Wednesday, 18 May 2011

Thoughts of Scottish Nationalism and pan-Saxonism

It's almost a decade now since the 9/11 atrocities. Perhaps the SNP victory at the local elections seems to be about as unrelated as any political event could be. Yet in my heart I do not think this is the case.

Maybe a decade is a long time to come up with something as trite as 'only by defending our best values will we prevail'. Yet it's the only moral I can draw from the ten savage years that have intervened. Christopher Hitchens described his response to 9/11 as a mood of exhilaration as everything he loved was pitted against everything he hated. I would disagree with the sentiments, but not the thoughts and certainly not his conclusions as to what course of action to take.

Still, maybe one should respect Hitchens for taking out American citizenship. Britain is if anything the chief political victim of 9/11. Whilst British soldiers are being killed and injured in Afghanistan because a group of Saudis massacred thousands of Americans, just look at what's happening at home.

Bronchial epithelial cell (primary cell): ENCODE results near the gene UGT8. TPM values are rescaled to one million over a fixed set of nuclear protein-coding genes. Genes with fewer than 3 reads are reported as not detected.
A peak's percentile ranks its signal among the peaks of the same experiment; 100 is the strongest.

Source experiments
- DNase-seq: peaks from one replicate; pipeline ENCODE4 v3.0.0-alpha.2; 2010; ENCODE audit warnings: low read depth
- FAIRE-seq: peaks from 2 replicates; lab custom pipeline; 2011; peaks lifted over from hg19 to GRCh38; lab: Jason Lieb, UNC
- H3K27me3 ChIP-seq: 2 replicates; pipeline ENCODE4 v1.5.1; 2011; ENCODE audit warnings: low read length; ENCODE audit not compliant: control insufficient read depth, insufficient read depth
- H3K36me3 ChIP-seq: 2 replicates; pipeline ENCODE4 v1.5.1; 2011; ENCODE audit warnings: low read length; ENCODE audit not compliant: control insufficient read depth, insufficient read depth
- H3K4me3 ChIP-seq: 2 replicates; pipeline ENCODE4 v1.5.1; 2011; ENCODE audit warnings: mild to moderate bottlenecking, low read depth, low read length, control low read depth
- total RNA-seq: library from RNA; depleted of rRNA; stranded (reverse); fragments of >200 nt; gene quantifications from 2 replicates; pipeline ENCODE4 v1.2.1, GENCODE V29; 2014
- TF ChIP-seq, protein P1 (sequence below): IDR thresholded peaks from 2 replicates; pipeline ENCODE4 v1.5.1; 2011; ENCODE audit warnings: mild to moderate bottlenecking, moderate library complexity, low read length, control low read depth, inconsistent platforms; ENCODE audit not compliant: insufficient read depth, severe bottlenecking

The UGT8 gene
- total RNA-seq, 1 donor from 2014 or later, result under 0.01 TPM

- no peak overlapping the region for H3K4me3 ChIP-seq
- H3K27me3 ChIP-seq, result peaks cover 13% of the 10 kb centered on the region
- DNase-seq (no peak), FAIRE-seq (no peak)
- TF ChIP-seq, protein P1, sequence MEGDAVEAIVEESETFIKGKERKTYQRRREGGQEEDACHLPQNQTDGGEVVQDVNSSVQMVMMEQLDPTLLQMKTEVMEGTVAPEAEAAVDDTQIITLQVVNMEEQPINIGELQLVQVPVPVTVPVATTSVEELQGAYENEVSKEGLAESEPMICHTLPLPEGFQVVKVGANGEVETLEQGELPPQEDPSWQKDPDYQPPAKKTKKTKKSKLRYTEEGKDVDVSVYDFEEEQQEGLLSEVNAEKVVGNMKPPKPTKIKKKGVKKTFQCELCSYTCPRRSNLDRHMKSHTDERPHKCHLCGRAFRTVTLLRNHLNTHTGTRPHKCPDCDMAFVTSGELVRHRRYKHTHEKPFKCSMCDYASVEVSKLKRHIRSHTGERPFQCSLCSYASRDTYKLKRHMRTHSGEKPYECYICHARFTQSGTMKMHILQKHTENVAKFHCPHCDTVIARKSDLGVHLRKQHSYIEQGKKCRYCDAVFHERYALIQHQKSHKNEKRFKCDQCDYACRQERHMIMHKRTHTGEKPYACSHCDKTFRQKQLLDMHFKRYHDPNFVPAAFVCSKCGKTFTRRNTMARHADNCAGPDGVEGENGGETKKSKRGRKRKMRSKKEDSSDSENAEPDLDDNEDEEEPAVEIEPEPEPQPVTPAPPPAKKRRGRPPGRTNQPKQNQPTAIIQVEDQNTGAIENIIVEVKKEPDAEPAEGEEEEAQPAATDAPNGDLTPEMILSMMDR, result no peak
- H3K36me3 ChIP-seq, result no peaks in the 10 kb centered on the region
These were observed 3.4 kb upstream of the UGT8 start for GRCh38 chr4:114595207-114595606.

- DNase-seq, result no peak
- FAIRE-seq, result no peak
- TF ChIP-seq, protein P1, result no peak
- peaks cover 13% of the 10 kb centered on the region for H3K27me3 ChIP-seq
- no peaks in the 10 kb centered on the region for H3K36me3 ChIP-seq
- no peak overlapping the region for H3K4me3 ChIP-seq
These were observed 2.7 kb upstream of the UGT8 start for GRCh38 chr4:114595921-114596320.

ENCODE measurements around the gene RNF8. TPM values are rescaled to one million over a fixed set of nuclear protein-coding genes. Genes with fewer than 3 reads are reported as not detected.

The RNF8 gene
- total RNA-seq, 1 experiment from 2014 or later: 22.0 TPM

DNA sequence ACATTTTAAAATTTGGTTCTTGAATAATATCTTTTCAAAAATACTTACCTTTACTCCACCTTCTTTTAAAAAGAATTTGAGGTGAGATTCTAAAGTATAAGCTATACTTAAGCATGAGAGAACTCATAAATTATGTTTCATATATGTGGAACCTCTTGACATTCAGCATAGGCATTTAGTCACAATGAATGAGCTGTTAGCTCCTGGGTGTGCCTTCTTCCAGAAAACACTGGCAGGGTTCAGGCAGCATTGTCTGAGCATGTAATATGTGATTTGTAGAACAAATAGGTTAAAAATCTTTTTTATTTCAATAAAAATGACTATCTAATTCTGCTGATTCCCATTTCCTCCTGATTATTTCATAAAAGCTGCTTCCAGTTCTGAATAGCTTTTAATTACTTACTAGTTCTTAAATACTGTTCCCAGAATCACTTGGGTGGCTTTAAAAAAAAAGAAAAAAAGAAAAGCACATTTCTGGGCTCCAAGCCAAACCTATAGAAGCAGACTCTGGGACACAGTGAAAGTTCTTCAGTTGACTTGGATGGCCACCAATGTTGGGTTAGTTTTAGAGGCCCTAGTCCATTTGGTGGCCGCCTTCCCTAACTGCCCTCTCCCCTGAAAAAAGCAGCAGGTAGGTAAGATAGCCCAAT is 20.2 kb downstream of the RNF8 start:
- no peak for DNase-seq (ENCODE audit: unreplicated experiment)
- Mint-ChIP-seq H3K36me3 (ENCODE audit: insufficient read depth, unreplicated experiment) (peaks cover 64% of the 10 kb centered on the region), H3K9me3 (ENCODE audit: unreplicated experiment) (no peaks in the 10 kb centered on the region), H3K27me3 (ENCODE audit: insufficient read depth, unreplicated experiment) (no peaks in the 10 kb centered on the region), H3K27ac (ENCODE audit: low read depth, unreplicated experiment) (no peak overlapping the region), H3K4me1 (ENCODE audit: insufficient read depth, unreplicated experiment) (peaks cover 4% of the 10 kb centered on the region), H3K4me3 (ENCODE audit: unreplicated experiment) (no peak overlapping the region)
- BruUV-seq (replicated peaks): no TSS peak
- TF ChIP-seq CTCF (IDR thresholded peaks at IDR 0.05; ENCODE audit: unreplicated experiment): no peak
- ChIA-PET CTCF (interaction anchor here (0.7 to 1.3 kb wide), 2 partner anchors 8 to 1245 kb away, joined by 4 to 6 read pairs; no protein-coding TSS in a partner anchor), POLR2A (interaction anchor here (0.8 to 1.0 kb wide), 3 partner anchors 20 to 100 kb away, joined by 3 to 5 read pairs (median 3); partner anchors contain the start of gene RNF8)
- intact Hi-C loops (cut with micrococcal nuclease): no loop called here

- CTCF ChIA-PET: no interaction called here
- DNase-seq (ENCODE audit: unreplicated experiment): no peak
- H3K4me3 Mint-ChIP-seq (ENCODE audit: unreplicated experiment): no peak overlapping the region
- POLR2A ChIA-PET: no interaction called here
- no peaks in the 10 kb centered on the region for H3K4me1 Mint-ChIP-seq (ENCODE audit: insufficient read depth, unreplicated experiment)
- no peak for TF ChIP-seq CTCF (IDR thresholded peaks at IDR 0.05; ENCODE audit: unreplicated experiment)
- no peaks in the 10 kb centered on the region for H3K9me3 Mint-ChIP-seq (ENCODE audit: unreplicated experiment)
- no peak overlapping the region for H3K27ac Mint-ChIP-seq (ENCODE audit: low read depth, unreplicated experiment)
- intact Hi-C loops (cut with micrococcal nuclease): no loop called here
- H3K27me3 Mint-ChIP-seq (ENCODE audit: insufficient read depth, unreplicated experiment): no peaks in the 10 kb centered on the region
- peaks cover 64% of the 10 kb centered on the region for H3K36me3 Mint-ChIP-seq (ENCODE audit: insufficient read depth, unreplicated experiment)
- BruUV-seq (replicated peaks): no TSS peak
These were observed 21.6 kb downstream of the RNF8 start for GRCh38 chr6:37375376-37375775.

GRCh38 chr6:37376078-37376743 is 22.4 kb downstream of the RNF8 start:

I personally don't want to defend Britain's presence in Northern Ireland. I could make all sorts of far left arguments for this position, which would be good for self-righteousness but would be fundamentally dishonest. I just have to admit it's because I don't feel British. Whilst I tend to agree with David Lindsay on economics, the unborn and US-English relations, it is somewhat rare for me to agree on Britishness, but he does make an excellent point in saying:

'stretching from high letters and the theatre to football and horse-racing (in all of which fields England has significantly closer links to all parts of Ireland than to any part of Scotland).'

The simple fact is I'd be all for cutting off Scottish ties to Northern Ireland if only because I can't think of a more alien culture in either its Orange Order or Celtic Catholic tendencies. Like many Scots I'm of partial Irish Catholic descent. Like nearly all Scots of Irish Catholic descent I think my ancestors made the right decision in coming over to Scotland. Like many Scots of all denominations and none I think that any Irish immigrants of any denomination who want to take their bigotry with them should be forced to leave Scotland. How many people of any denomination wouldn't prefer to live in a secular Protestant social democracy than either a quasi Francoist Irish Republic or indeed Northern Ireland itself which contained the worst of imperialist bigotry and theocratic backwardness in one?